College Companions: Students and Their Stuffed Animals

The nostalgic comfort from stuffed animals provides instant reminders of home, easing the transitioning process for incoming undergraduates.

Many students go to college with one guaranteed friend — a childhood stuffed animal. 

Moving to college can bring stress as students grapple with an unfamiliar and new setting. The nostalgic comfort from stuffed animals provides instant reminders of home, easing the transitioning process for incoming undergraduates.

When second-year Julia Armstrong’s parents asked if her stuffed lamb Guy made the college packing list, the answer was an automatic “yes.” 

Armstrong said she received her stuffed animal when she was 3 years old. A white lamb with a baby blanket attached, Guy was named by Armstrong herself. 

“He’s always been a constant in my life,” Armstrong said while holding the well-loved Guy. “I think I’ve only gone maybe three nights in my life without him.”

When Armstrong was sick or hurt, the first thing she would ask her parents for was Guy. She recalled an unfortunate kindergarten weekend where she left Guy in her cubby after school. Hysterically crying to her mom, Armstrong’s mother did what she had to do. 

After buying a similar ‘Guy’ from the same company as a baby shower gift, Armstrong’s mom was well equipped with a supplemental stuffed animal. Before the Guy look-alike was given as a gift, it was used as a stand-in for the real Guy to help Armstrong sleep. 

Social work professor Nora Wynn said many students bring stuffed animals to college to blend aspects of childhood into the next stage of their lives.

“We see college as a big transition from adolescence into adulthood and stuffed animals, which are often associated with childhood, represent who you were as a young person,” Wynn said. “Being able to bring this important figure of who you were as a child into your adult life can ease that transition.”

Second-year Gavin Williams brought a teddy bear named Concorde with him to his dorm. The stuffed animal was originally his grandmother’s, named after the Concorde commercial jet airplane. The small brown bear became Williams’ when it was accidentally placed in his stroller.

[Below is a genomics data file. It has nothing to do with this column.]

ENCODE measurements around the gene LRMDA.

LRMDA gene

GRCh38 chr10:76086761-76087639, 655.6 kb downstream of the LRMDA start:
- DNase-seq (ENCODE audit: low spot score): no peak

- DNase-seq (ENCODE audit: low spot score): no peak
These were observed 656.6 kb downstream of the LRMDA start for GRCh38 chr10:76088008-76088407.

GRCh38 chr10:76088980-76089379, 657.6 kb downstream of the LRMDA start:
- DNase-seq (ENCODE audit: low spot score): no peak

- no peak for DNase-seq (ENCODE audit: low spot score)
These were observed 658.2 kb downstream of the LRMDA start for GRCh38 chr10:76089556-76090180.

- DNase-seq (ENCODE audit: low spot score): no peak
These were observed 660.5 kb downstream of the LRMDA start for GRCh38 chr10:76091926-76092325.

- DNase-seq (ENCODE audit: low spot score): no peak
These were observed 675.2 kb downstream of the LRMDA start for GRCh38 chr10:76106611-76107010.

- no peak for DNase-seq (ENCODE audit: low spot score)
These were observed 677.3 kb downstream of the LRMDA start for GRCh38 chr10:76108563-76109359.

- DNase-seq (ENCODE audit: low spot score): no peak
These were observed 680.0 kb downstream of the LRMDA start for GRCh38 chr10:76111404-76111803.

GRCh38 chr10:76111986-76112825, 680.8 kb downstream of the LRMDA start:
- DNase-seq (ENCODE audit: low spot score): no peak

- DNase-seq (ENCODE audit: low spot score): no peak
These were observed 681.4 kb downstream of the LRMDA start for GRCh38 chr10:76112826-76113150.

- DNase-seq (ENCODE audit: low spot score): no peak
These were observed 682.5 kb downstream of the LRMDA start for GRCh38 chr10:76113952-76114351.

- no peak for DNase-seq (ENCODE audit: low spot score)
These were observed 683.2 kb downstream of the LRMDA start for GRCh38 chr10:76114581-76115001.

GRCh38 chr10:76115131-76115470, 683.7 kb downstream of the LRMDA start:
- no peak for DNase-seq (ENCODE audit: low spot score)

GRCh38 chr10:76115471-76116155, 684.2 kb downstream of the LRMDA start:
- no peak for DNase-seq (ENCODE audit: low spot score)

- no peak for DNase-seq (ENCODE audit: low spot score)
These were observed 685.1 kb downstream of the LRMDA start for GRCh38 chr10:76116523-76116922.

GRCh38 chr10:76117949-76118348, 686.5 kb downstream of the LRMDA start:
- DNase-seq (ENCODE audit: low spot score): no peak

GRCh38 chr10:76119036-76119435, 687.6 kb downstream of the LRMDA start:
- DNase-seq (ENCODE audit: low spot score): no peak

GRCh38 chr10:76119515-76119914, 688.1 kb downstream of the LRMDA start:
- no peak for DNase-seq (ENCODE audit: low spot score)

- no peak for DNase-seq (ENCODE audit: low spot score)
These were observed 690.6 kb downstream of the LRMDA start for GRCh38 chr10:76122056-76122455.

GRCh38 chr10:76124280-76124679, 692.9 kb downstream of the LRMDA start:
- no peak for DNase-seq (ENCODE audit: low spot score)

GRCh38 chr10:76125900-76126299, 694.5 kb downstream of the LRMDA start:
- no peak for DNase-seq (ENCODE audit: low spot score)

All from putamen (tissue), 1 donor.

The rest is history. 

“She used to be a lot fluffier before I tripped and dropped her in a puddle,” Williams said, looking at his bear. “I honestly can’t remember a time where I did not have Concorde.” 

The same goes for third-year Allison Kruse and her stuffed elephant Elsie. 

“Elsie has been so worn down, she’s really only just fabric and matted fur,” Kruse said. “She used to be fluffy and bright but she faded.” 

Kruse bought Elsie with her mom’s Kohl’s Cash when she was three. Kruse said she has many other stuffed animals, but Elsie was always the favorite.

Gemino’s stuffed rabbit, named Bunny, was a gift from her mother when she was 7 years old. (Eliza Thomas / The Phoenix)

“I would feel bad for my other toys, because Elsie always got the most attention,” Kruse said.

Third-year Kelsey Schuliger recalls the moment the stuffed animal from her aunt became special. After a “horrific” sleepover with her middle school volleyball team, she brought a stuffed version of Buckbeak the hippogriff from the “Harry Potter” series along with her. The other girls at the sleepover, who were all older than Schuliger, took Buckbeak away and hid it. 

“They lied and told me they threw him out because one of them urinated on it,” Schuliger said. “I got him back in the morning when they got bored of tormenting me.” 

Ever since the experience, Buckbeak has gone everywhere with Schuliger. 

“He gives me a sense of strength and familiarity when I’m away from home,” Schuliger said. 

On top of third-year Fionnuala Russell’s bedspread lies a green teddy bear wearing a black bow with green clovers. 

“His name is Green Bear,” Russell says. “Which was very original of me at 2 years old.”

Russell received Green Bear as a gift from her godfather at his deployment, which was the last time Russell saw her godfather alive. Since then, Green Bear has spent every night in Russell’s bed. She said Green Bear is a beacon of strength for her.

“It’s so bizarre to me that inanimate objects can have such an impact on people,” Russell said.

Green Bear usually goes everywhere with Russell, but there are some exceptions. She studied abroad in Rome last semester and Green Bear stayed behind — she didn’t want to risk him getting lost in a different country. 

“Some things are too important,” she said. 

A white stuffed rabbit accompanies second-year Rianne Gemilo on her college journey. Named Bunny, the rabbit was the first stuffed animal Gemilo received from their mother after immigrating to America from the Philippines when she was seven. 

Although having a stuffed animal as a college student can be embarrassing for some, Gemilo remains unbothered. 

“You get stuffed animals from loved ones and partners,” Gemilo said. “Honestly, if you don’t have one with you at college that’s kind of sad.”

Featured image by Juliana Logli / The Phoenix

Juliana Logli

Juliana Logli